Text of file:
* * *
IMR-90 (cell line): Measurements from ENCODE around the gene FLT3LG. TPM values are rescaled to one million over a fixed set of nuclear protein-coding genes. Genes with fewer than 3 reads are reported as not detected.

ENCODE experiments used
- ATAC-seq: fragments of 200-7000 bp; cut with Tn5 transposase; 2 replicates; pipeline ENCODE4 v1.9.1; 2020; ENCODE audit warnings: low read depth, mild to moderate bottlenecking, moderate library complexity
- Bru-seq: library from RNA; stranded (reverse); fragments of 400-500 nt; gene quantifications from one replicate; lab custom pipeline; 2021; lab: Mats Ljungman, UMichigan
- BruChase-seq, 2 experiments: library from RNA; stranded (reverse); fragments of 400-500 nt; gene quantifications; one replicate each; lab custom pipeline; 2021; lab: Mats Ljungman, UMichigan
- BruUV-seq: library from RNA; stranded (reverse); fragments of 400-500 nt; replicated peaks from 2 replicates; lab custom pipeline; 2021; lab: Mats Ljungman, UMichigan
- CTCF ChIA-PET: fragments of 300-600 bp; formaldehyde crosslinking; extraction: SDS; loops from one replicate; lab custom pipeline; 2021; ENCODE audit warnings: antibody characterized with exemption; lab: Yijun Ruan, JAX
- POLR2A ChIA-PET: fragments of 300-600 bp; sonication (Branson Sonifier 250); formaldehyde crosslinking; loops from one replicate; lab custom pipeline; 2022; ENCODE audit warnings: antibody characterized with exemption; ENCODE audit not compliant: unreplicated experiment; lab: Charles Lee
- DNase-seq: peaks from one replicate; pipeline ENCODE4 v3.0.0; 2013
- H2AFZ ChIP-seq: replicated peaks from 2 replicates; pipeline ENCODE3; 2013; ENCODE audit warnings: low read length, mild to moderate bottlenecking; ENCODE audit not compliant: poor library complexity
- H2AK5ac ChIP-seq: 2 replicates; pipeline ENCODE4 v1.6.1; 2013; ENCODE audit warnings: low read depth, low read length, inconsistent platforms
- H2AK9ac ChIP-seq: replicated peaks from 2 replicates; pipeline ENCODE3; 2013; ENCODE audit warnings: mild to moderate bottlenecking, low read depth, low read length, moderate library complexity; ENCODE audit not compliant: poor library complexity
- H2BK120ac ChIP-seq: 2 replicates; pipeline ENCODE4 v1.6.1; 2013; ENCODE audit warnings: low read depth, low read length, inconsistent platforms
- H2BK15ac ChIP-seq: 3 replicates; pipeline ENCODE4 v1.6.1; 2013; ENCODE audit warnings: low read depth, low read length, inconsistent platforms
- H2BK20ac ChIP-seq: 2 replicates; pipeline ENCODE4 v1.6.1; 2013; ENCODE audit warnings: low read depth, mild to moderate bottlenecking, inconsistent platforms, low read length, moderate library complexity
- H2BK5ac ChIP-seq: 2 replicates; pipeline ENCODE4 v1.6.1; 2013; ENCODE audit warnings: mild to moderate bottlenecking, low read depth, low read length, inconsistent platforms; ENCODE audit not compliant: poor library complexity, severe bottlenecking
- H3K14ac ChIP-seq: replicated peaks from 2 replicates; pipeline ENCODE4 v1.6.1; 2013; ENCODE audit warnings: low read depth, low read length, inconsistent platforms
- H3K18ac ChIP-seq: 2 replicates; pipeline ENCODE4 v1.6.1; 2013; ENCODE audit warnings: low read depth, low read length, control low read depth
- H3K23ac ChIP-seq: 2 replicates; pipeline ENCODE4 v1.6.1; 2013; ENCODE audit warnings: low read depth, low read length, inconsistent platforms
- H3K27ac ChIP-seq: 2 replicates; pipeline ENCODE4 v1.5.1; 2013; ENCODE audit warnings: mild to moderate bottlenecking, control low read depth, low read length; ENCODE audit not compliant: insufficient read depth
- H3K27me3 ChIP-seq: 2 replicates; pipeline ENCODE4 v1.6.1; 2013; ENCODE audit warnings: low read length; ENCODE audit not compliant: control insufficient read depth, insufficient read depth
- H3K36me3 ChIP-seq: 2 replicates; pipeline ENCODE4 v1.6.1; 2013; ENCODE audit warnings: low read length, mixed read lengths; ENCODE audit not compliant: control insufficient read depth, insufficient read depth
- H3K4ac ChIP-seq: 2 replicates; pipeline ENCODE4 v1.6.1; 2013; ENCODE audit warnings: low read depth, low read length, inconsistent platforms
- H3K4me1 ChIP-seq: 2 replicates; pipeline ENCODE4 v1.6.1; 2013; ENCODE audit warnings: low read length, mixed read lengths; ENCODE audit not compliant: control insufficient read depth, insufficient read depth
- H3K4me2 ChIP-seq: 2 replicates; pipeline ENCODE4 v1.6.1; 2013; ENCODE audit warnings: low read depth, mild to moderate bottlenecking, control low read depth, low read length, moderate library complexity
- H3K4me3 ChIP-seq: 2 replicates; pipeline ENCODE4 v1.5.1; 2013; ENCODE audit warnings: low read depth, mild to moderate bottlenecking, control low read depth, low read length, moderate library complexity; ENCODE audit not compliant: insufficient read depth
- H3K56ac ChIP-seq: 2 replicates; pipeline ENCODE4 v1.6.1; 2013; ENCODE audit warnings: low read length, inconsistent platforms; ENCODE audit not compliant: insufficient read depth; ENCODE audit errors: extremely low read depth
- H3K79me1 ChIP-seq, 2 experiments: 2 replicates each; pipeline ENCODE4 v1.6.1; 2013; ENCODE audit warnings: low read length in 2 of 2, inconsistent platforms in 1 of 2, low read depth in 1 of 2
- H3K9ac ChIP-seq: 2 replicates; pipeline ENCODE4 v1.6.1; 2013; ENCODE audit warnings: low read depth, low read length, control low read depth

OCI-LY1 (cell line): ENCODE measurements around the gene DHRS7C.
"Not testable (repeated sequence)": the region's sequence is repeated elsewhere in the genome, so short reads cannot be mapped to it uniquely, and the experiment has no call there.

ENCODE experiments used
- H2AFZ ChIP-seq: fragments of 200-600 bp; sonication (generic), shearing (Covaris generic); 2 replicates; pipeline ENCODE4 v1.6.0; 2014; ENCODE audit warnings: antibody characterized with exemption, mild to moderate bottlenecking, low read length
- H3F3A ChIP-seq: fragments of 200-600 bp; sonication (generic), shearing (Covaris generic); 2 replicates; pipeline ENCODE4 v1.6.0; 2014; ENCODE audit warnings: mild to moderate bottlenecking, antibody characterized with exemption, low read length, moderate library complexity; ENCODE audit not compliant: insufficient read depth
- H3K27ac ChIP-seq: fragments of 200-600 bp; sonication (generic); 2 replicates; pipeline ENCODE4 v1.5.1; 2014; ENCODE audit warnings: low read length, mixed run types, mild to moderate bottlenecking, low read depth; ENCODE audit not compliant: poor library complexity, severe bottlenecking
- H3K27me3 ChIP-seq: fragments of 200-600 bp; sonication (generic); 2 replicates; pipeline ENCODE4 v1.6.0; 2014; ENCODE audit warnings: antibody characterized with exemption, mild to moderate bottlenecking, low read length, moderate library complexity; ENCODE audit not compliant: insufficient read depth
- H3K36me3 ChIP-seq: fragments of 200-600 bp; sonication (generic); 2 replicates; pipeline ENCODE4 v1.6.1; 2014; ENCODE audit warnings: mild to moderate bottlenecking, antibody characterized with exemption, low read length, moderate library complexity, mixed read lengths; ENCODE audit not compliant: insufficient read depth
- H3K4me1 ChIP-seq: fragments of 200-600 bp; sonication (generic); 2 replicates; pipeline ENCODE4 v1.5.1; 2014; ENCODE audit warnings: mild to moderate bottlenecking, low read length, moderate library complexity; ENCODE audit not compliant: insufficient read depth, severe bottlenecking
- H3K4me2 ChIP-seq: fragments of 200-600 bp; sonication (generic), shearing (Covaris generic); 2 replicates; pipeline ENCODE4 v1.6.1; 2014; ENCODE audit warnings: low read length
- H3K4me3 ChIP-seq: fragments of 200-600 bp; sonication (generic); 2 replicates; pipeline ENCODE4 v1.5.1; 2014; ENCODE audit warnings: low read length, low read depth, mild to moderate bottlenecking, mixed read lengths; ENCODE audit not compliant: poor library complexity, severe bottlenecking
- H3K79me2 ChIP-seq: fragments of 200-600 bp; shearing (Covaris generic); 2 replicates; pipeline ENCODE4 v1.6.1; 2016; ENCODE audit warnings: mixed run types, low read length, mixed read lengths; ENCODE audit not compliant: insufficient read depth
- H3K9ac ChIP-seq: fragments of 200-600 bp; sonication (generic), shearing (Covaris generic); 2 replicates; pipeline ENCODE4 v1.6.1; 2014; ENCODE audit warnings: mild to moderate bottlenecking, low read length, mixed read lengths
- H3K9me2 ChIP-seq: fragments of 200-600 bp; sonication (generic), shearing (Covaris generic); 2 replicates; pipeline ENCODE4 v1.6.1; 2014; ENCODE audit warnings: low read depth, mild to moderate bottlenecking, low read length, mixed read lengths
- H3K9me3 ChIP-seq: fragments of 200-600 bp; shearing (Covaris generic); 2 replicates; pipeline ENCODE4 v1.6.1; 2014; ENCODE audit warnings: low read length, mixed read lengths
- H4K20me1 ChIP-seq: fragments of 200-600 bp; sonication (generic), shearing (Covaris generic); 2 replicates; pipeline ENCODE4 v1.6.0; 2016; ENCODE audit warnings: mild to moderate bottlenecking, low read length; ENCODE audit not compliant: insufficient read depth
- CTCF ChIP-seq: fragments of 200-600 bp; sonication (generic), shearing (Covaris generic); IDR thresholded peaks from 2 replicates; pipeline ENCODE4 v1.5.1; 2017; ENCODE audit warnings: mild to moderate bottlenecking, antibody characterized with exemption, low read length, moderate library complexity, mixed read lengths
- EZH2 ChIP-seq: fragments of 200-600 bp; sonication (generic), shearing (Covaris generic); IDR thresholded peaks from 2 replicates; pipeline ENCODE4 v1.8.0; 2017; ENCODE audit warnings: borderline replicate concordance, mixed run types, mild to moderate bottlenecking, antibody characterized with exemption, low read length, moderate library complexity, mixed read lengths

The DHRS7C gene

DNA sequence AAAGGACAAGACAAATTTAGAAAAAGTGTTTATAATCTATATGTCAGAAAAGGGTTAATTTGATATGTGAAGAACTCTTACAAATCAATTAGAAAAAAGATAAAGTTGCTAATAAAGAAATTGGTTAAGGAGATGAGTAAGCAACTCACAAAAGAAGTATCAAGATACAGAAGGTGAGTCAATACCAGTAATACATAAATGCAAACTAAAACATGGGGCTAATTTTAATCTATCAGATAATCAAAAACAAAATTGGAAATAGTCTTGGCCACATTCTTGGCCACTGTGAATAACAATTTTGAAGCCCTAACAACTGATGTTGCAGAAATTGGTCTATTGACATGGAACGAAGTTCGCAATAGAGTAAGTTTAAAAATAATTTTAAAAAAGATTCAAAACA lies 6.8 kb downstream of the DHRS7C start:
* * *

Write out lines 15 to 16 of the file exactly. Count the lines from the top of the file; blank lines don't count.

- H2BK20ac ChIP-seq: 2 replicates; pipeline ENCODE4 v1.6.1; 2013; ENCODE audit warnings: low read depth, mild to moderate bottlenecking, inconsistent platforms, low read length, moderate library complexity
- H2BK5ac ChIP-seq: 2 replicates; pipeline ENCODE4 v1.6.1; 2013; ENCODE audit warnings: mild to moderate bottlenecking, low read depth, low read length, inconsistent platforms; ENCODE audit not compliant: poor library complexity, severe bottlenecking